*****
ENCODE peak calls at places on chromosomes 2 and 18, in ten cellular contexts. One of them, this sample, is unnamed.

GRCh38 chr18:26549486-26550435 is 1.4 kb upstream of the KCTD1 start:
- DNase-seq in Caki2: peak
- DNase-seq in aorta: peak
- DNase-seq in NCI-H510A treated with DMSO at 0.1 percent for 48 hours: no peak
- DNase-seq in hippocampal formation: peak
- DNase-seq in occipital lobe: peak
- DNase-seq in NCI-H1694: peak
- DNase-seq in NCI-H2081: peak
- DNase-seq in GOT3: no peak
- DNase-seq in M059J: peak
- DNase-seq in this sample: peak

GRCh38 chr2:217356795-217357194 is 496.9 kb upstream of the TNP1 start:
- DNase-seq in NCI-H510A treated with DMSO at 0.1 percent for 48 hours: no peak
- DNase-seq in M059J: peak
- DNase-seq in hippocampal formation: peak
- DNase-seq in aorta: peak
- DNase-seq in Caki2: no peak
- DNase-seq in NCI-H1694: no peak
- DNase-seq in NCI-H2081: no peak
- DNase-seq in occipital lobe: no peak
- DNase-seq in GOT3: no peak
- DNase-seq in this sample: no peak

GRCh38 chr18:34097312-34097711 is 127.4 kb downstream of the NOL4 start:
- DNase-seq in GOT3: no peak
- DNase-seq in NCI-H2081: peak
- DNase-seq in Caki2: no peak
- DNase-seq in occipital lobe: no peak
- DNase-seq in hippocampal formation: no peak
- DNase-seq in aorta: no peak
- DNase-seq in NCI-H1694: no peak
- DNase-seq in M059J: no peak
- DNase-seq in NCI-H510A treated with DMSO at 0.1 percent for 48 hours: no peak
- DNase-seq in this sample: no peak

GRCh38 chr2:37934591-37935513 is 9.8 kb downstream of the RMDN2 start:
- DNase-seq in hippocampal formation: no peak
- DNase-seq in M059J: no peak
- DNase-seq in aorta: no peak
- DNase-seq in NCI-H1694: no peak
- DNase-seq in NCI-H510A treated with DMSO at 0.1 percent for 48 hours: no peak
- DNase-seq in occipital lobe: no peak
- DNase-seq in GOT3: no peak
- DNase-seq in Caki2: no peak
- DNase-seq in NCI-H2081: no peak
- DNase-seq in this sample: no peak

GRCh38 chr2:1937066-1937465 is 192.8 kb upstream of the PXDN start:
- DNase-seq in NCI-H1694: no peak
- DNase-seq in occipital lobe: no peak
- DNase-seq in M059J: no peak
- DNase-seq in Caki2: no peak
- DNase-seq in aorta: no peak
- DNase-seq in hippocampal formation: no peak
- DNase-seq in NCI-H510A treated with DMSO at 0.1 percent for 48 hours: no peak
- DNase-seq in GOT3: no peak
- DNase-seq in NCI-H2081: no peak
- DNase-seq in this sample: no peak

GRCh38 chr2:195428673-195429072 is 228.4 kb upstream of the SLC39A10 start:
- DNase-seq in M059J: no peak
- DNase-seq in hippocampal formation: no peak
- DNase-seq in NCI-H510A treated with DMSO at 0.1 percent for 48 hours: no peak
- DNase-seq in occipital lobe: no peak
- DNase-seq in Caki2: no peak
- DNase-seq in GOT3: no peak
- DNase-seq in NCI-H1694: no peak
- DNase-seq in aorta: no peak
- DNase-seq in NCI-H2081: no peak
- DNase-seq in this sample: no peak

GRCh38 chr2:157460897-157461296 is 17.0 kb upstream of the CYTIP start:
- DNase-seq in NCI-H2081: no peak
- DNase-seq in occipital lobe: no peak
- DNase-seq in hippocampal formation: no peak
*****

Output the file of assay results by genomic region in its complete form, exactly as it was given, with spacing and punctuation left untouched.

ENCODE peak calls at places on chromosomes 2 and 18, in ten cellular contexts. One of them, this sample, is unnamed.

GRCh38 chr18:26549486-26550435 is 1.4 kb upstream of the KCTD1 start:
- DNase-seq in Caki2: peak
- DNase-seq in aorta: peak
- DNase-seq in NCI-H510A treated with DMSO at 0.1 percent for 48 hours: no peak
- DNase-seq in hippocampal formation: peak
- DNase-seq in occipital lobe: peak
- DNase-seq in NCI-H1694: peak
- DNase-seq in NCI-H2081: peak
- DNase-seq in GOT3: no peak
- DNase-seq in M059J: peak
- DNase-seq in this sample: peak

GRCh38 chr2:217356795-217357194 is 496.9 kb upstream of the TNP1 start:
- DNase-seq in NCI-H510A treated with DMSO at 0.1 percent for 48 hours: no peak
- DNase-seq in M059J: peak
- DNase-seq in hippocampal formation: peak
- DNase-seq in aorta: peak
- DNase-seq in Caki2: no peak
- DNase-seq in NCI-H1694: no peak
- DNase-seq in NCI-H2081: no peak
- DNase-seq in occipital lobe: no peak
- DNase-seq in GOT3: no peak
- DNase-seq in this sample: no peak

GRCh38 chr18:34097312-34097711 is 127.4 kb downstream of the NOL4 start:
- DNase-seq in GOT3: no peak
- DNase-seq in NCI-H2081: peak
- DNase-seq in Caki2: no peak
- DNase-seq in occipital lobe: no peak
- DNase-seq in hippocampal formation: no peak
- DNase-seq in aorta: no peak
- DNase-seq in NCI-H1694: no peak
- DNase-seq in M059J: no peak
- DNase-seq in NCI-H510A treated with DMSO at 0.1 percent for 48 hours: no peak
- DNase-seq in this sample: no peak

GRCh38 chr2:37934591-37935513 is 9.8 kb downstream of the RMDN2 start:
- DNase-seq in hippocampal formation: no peak
- DNase-seq in M059J: no peak
- DNase-seq in aorta: no peak
- DNase-seq in NCI-H1694: no peak
- DNase-seq in NCI-H510A treated with DMSO at 0.1 percent for 48 hours: no peak
- DNase-seq in occipital lobe: no peak
- DNase-seq in GOT3: no peak
- DNase-seq in Caki2: no peak
- DNase-seq in NCI-H2081: no peak
- DNase-seq in this sample: no peak

GRCh38 chr2:1937066-1937465 is 192.8 kb upstream of the PXDN start:
- DNase-seq in NCI-H1694: no peak
- DNase-seq in occipital lobe: no peak
- DNase-seq in M059J: no peak
- DNase-seq in Caki2: no peak
- DNase-seq in aorta: no peak
- DNase-seq in hippocampal formation: no peak
- DNase-seq in NCI-H510A treated with DMSO at 0.1 percent for 48 hours: no peak
- DNase-seq in GOT3: no peak
- DNase-seq in NCI-H2081: no peak
- DNase-seq in this sample: no peak

GRCh38 chr2:195428673-195429072 is 228.4 kb upstream of the SLC39A10 start:
- DNase-seq in M059J: no peak
- DNase-seq in hippocampal formation: no peak
- DNase-seq in NCI-H510A treated with DMSO at 0.1 percent for 48 hours: no peak
- DNase-seq in occipital lobe: no peak
- DNase-seq in Caki2: no peak
- DNase-seq in GOT3: no peak
- DNase-seq in NCI-H1694: no peak
- DNase-seq in aorta: no peak
- DNase-seq in NCI-H2081: no peak
- DNase-seq in this sample: no peak

GRCh38 chr2:157460897-157461296 is 17.0 kb upstream of the CYTIP start:
- DNase-seq in NCI-H2081: no peak
- DNase-seq in occipital lobe: no peak
- DNase-seq in hippocampal formation: no peak